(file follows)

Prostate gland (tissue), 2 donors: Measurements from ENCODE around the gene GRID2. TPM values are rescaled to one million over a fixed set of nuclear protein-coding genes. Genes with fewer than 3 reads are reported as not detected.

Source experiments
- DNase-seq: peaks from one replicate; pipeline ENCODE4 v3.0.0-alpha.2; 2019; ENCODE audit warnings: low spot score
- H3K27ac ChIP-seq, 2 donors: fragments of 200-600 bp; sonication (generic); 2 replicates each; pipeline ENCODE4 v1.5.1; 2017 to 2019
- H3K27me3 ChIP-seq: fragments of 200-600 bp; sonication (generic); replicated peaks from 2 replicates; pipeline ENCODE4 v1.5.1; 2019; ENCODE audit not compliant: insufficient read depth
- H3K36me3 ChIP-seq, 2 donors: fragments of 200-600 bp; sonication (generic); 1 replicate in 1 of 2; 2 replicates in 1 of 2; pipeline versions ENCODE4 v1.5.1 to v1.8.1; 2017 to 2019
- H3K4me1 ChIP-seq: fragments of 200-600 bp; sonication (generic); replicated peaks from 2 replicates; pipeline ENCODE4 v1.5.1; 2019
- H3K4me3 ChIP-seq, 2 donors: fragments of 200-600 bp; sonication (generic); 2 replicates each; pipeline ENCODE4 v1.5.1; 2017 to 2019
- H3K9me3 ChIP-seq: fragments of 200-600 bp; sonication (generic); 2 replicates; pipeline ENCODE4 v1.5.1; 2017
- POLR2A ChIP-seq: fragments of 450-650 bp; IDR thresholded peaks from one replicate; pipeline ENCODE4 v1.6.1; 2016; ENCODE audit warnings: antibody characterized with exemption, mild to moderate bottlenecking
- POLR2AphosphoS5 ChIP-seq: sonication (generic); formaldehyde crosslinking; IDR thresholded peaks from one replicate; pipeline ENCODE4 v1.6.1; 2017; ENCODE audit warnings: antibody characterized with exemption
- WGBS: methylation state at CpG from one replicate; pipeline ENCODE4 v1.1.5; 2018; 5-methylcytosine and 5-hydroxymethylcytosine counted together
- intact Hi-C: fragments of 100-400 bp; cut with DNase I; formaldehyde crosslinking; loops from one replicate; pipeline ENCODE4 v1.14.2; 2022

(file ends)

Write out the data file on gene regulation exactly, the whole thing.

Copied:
Prostate gland (tissue), 2 donors: Measurements from ENCODE around the gene GRID2. TPM values are rescaled to one million over a fixed set of nuclear protein-coding genes. Genes with fewer than 3 reads are reported as not detected.

Source experiments
- DNase-seq: peaks from one replicate; pipeline ENCODE4 v3.0.0-alpha.2; 2019; ENCODE audit warnings: low spot score
- H3K27ac ChIP-seq, 2 donors: fragments of 200-600 bp; sonication (generic); 2 replicates each; pipeline ENCODE4 v1.5.1; 2017 to 2019
- H3K27me3 ChIP-seq: fragments of 200-600 bp; sonication (generic); replicated peaks from 2 replicates; pipeline ENCODE4 v1.5.1; 2019; ENCODE audit not compliant: insufficient read depth
- H3K36me3 ChIP-seq, 2 donors: fragments of 200-600 bp; sonication (generic); 1 replicate in 1 of 2; 2 replicates in 1 of 2; pipeline versions ENCODE4 v1.5.1 to v1.8.1; 2017 to 2019
- H3K4me1 ChIP-seq: fragments of 200-600 bp; sonication (generic); replicated peaks from 2 replicates; pipeline ENCODE4 v1.5.1; 2019
- H3K4me3 ChIP-seq, 2 donors: fragments of 200-600 bp; sonication (generic); 2 replicates each; pipeline ENCODE4 v1.5.1; 2017 to 2019
- H3K9me3 ChIP-seq: fragments of 200-600 bp; sonication (generic); 2 replicates; pipeline ENCODE4 v1.5.1; 2017
- POLR2A ChIP-seq: fragments of 450-650 bp; IDR thresholded peaks from one replicate; pipeline ENCODE4 v1.6.1; 2016; ENCODE audit warnings: antibody characterized with exemption, mild to moderate bottlenecking
- POLR2AphosphoS5 ChIP-seq: sonication (generic); formaldehyde crosslinking; IDR thresholded peaks from one replicate; pipeline ENCODE4 v1.6.1; 2017; ENCODE audit warnings: antibody characterized with exemption
- WGBS: methylation state at CpG from one replicate; pipeline ENCODE4 v1.1.5; 2018; 5-methylcytosine and 5-hydroxymethylcytosine counted together
- intact Hi-C: fragments of 100-400 bp; cut with DNase I; formaldehyde crosslinking; loops from one replicate; pipeline ENCODE4 v1.14.2; 2022